Technologies of the self, a termed coined by Michel Foucault, refers to the practices and strategies by which individuals represent to themselves their own ethical self-understanding, and through which they are enabled to become the subject of their lives. On their own, or with the help of others, they act upon their bodies, souls, thoughts and conduct in order to transform themselves and to attain a certain state of perfection or happiness. Within Greco-Roman philosophy, these practices fell under the general rubric of knowing and taking care of oneself. They were among the main rules for social and personal conduct.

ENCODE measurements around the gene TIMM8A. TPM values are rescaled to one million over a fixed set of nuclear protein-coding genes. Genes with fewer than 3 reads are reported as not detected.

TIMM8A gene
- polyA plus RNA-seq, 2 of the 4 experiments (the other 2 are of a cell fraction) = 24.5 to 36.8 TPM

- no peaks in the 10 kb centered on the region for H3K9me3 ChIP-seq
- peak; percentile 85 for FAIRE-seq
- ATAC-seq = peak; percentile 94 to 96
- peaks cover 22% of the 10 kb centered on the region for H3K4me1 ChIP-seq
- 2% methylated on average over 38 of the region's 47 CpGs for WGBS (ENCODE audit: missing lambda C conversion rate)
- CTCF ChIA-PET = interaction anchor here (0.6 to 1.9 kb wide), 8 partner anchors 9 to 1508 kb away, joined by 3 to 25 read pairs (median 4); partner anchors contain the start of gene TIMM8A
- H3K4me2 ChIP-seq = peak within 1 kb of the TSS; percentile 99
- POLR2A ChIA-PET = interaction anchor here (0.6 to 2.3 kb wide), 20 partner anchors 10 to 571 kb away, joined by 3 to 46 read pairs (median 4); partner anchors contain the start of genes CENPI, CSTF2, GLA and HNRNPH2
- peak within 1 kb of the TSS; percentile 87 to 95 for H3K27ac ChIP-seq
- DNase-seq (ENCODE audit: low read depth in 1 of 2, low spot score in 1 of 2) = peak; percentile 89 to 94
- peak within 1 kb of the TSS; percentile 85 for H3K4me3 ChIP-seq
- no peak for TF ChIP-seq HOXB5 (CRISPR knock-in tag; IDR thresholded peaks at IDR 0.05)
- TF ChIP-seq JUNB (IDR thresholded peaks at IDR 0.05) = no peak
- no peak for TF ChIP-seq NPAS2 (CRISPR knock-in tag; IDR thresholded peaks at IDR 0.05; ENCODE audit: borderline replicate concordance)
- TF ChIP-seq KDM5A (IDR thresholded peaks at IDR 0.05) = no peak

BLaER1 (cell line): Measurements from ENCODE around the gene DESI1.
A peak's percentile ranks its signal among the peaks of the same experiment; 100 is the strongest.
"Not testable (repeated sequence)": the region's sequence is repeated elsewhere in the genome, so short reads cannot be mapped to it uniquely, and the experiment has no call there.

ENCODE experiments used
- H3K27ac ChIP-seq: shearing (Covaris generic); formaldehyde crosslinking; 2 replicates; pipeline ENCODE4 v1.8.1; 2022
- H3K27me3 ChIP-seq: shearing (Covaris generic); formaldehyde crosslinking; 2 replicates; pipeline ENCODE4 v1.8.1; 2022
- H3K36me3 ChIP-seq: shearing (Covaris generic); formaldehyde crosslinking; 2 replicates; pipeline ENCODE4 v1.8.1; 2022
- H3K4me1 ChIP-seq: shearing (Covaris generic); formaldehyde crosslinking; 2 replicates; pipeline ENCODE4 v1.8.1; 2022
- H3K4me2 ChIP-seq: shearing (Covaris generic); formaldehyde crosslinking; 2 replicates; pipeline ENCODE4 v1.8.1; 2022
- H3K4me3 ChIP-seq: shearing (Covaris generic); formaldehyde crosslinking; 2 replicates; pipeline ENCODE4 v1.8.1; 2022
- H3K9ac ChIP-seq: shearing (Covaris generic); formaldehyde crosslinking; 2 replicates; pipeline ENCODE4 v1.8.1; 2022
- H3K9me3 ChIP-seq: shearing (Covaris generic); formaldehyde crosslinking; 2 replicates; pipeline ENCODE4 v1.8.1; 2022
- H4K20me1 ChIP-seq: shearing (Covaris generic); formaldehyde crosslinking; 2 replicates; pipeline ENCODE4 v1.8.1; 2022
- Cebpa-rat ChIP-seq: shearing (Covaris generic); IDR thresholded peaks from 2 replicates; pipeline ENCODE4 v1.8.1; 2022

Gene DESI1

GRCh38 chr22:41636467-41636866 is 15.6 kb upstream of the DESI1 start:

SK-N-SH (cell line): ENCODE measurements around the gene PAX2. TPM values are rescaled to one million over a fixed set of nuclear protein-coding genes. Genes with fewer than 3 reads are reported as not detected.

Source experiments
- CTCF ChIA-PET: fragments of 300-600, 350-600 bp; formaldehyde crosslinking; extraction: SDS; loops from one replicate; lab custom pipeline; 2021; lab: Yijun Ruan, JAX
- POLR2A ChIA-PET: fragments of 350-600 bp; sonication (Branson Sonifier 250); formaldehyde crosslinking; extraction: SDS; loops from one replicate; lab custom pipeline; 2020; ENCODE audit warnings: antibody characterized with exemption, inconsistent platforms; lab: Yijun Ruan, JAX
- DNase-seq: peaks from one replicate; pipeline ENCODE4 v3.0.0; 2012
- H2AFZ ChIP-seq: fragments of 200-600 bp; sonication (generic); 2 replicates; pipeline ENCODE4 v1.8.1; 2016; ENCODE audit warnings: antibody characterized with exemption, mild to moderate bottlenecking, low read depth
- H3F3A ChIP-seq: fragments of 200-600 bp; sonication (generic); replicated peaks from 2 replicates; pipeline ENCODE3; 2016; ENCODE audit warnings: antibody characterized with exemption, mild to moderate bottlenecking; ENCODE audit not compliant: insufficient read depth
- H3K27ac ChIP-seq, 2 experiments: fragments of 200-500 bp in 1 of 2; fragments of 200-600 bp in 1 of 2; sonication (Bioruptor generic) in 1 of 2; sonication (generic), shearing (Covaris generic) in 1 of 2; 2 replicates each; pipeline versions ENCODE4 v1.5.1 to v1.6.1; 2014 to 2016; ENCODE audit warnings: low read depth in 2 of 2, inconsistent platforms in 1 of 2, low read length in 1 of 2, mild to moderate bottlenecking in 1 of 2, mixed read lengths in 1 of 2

Western philosophy died out in the beginning of the Christian era. When it made its reappearance in the late Middle Ages, it did so within the confines of the university and without the technologies of the self it once had. If western philosophy wishes to be of practical value once again, it must restore its original technologies and adapt them to 21st century man. Western philosophy students must be taught these practices so they can go out into the world and offer historically and philosophically grounded ways for people to know themselves and to care for themselves and their souls. The aim of this paper is to offer a pedagogy to support technologies borrowed from the Ancients and adapted for use by the modern person, as well as to present a model for teaching some of these technologies.http://barbaraujones.com/archive/articles/A%20Template%20for%20Teaching%2021st%20Cent ury%20Technologies%20of%20the%20Self%20.pdf